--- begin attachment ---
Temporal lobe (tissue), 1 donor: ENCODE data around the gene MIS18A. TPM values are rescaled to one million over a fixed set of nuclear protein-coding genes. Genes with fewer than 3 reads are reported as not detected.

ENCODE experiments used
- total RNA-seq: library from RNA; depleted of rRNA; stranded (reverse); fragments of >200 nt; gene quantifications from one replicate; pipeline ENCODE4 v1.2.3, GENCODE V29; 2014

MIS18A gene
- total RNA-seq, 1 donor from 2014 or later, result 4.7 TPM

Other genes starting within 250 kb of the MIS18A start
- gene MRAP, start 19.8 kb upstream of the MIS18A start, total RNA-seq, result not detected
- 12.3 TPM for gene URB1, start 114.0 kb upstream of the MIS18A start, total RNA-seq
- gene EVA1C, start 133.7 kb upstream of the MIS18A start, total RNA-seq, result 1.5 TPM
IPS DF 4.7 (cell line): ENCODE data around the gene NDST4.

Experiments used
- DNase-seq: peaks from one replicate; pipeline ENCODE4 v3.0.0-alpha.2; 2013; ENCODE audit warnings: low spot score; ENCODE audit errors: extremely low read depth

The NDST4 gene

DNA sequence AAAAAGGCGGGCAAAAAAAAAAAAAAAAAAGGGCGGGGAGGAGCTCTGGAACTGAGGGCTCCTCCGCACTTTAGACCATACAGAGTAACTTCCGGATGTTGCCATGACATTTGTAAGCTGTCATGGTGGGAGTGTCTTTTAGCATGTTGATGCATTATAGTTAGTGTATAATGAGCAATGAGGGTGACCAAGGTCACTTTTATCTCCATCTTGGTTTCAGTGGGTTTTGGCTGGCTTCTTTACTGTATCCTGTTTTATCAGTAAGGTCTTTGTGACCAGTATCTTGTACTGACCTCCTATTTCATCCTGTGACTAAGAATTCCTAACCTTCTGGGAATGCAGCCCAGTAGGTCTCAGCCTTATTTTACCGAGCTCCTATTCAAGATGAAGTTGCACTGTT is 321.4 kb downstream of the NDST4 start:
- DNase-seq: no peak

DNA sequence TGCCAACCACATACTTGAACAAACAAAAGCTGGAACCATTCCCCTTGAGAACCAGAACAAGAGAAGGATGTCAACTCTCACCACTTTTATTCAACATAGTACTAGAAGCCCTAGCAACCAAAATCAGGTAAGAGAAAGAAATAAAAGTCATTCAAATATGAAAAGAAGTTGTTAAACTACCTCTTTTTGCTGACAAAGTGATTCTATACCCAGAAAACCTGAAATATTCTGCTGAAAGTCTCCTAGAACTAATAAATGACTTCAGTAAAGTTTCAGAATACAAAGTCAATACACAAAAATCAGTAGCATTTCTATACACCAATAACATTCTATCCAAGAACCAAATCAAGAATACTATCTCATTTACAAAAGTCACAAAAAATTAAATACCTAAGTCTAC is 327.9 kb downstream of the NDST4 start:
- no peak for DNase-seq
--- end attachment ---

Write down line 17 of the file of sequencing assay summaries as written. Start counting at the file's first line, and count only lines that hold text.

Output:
- no peak for DNase-seq